Pittsburgh Public Schools has developed a new evaluation system that will take effect in the 2013-14 school year to help improve all teachers’ performance in the classroom. A+ Schools, an education advocacy group, has released a new a report stating that the teacher evaluation system is truly a “teacher improvement system,” according to Eleanor Chute of Pittsburgh Post-Gazette:
“We have a system now that is much more detailed, that reflects five years of collaboration between teachers and administrators, that is a vast improvement from what the system was five years ago,” said Amy Scott, director of research and data analysis for A+ Schools.
Beginning in 2013-14, a new Pennsylvania law requires half of the rating to be based on observation and half on student outcomes in all school districts. Historically, teachers in the state were rated solely on classroom observation.
In Pittsburgh, the observation half comes via Research-based Inclusive System of Evaluation (RISE). Also, the district has its own valued-added measurements aimed at showing how much learning a student has gained in a year based on tests, student surveys and building-level data.
Pittsburgh found that 85% of classroom teachers were performing at the level of proficient or above. About 5.3% were in the “needs improvement” category while 9.3% failing. Under the 2012-13 system, 3% were rated unsatisfactory, the rest satisfactory.
Pittsburgh was given permission by the state to operate its system differently than other districts in the state. The A+ Schools report praised the district for using “multiple measures,” which it said are more reliable than the old measure of just classroom observations.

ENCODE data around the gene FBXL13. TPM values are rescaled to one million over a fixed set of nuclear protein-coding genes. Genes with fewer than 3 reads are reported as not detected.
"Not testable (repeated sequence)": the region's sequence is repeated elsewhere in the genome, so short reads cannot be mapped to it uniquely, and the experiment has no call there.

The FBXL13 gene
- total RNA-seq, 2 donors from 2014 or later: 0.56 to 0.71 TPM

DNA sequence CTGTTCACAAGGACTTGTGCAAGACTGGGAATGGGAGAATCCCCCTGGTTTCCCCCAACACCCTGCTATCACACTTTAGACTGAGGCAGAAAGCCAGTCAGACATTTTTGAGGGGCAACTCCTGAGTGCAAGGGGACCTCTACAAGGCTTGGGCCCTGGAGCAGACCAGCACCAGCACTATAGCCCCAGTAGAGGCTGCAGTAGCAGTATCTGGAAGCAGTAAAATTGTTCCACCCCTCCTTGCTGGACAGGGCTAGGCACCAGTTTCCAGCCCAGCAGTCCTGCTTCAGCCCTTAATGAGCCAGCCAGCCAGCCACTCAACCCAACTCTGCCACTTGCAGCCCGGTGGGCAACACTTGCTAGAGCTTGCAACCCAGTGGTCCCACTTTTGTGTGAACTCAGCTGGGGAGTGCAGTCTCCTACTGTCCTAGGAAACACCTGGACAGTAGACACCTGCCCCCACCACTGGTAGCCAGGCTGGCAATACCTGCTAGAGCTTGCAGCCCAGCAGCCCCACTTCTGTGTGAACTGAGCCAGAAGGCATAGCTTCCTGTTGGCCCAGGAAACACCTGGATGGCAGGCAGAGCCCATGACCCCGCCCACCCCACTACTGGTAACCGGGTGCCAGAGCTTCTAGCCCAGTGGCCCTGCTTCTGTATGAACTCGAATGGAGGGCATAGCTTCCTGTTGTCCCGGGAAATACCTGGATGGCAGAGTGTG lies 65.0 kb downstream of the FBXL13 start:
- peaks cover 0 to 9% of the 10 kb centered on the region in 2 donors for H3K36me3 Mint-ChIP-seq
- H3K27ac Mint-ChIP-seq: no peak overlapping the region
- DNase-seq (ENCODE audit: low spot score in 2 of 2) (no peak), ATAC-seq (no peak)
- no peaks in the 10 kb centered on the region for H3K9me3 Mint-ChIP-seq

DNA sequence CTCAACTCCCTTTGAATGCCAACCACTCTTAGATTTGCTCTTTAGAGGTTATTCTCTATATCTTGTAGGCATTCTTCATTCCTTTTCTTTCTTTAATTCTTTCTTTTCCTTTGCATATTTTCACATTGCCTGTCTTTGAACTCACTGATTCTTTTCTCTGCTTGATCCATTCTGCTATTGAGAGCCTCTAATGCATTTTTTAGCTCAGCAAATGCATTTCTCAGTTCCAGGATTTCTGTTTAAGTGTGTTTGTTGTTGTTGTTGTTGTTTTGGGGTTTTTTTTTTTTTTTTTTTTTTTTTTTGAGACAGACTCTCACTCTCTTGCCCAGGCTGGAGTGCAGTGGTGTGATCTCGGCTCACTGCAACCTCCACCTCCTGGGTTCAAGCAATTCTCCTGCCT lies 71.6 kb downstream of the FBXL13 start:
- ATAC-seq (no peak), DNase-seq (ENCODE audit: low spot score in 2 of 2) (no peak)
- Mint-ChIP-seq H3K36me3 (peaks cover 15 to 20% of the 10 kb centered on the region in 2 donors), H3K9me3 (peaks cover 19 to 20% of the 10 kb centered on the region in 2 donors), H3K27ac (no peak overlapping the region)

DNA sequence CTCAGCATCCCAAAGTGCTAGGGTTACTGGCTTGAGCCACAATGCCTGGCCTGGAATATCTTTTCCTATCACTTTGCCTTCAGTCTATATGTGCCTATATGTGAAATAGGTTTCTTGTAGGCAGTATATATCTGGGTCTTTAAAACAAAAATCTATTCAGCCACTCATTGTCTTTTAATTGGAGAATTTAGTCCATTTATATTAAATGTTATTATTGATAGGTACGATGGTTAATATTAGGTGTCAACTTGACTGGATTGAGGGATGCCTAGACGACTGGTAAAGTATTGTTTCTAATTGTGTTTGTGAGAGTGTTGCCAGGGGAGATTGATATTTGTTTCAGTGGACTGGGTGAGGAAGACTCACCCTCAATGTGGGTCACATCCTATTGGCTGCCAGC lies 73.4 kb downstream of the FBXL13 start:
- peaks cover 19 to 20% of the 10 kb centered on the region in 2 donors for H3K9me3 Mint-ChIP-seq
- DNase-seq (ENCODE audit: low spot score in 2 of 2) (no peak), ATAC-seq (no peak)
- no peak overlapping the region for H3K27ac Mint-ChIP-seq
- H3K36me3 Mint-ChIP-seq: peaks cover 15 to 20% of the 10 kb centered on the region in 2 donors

The Pittsburgh Federation of Teachers is opposing the district’s new standards. A+ Schools, in its report, did not weigh in on the debate over whether the district has set the line too high to meet the standard. “This means teachers may ask lower level questions and not always engage all students in discussions or clarify their misconceptions,” the report stated.
In addition, the report said that Pittsburgh should continually work to make sure the measures are reliable, accurate and provide timely feedback for improvement to teachers. The report noted that 95% of teachers participating in RISE were rated proficient or distinguished on communicating with students and organizing physical space. About a third of teachers in RISE received a score of “basic” on using questioning and discussion techniques.
According to recent poll numbers published by the American Federation of Teachers, the majority of public school parents are not on board with the general direction education reform has taken. The data, collected by Democratic pollster Hart Research Associates, comes from responses given by 1,000 parents this month, and shows that majority of families would prefer that more resources be put towards improving their local schools than providing them with alternatives like charters.
More than 60% of parents polled expressed dissatisfaction with the policy of closing poorly-performing schools and reassigning students elsewhere. The survey, which has a margin of error of 3.1%, showed that about a third of the parents supported the policy.